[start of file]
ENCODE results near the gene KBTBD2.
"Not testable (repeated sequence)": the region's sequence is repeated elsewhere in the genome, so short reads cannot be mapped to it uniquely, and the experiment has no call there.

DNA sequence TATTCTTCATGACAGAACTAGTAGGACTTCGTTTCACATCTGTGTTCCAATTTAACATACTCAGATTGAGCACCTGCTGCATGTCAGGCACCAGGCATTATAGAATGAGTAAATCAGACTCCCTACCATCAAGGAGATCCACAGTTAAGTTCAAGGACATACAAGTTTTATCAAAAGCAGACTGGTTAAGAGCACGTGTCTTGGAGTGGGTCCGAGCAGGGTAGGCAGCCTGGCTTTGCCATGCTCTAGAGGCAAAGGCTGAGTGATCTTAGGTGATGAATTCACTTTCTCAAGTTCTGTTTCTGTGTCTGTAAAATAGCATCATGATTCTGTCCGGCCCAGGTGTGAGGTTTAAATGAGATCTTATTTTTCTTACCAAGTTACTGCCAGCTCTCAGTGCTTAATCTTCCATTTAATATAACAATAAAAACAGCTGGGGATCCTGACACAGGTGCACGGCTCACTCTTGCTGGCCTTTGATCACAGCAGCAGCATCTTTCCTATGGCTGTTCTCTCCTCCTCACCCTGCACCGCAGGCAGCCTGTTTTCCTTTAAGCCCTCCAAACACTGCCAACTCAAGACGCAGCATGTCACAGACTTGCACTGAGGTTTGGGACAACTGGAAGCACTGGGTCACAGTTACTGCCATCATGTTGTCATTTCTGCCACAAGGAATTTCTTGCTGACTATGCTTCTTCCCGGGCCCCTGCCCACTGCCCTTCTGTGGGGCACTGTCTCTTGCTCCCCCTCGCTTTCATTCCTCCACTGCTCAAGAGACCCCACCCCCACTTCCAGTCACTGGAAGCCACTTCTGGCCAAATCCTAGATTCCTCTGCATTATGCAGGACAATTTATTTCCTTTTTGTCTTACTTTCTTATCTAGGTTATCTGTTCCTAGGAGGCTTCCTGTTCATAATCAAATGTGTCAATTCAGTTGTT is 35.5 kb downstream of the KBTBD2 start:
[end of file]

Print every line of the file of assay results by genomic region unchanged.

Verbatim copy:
ENCODE results near the gene KBTBD2.
"Not testable (repeated sequence)": the region's sequence is repeated elsewhere in the genome, so short reads cannot be mapped to it uniquely, and the experiment has no call there.

DNA sequence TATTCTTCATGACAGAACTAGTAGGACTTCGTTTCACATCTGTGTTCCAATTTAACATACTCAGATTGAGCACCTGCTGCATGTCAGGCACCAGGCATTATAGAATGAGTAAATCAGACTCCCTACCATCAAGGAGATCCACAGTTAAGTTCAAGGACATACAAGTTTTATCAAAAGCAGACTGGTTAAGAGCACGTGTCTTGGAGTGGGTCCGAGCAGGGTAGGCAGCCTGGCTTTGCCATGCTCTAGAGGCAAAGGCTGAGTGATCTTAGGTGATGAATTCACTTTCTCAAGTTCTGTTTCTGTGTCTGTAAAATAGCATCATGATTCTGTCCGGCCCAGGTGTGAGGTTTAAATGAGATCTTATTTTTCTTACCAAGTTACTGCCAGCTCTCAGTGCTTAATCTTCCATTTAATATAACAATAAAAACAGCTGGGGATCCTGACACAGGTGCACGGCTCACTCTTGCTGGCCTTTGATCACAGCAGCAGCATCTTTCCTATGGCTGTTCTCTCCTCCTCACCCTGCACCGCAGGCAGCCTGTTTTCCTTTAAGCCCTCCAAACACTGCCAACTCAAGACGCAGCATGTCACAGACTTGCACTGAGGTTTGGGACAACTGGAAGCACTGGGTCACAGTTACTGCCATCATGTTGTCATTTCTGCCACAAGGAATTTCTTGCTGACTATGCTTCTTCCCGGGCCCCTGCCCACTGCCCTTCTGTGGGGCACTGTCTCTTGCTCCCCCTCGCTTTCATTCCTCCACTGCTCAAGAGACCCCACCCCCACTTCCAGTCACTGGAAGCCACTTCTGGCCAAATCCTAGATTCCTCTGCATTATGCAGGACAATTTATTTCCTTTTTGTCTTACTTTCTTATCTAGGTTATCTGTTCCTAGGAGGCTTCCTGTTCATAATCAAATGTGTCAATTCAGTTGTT is 35.5 kb downstream of the KBTBD2 start: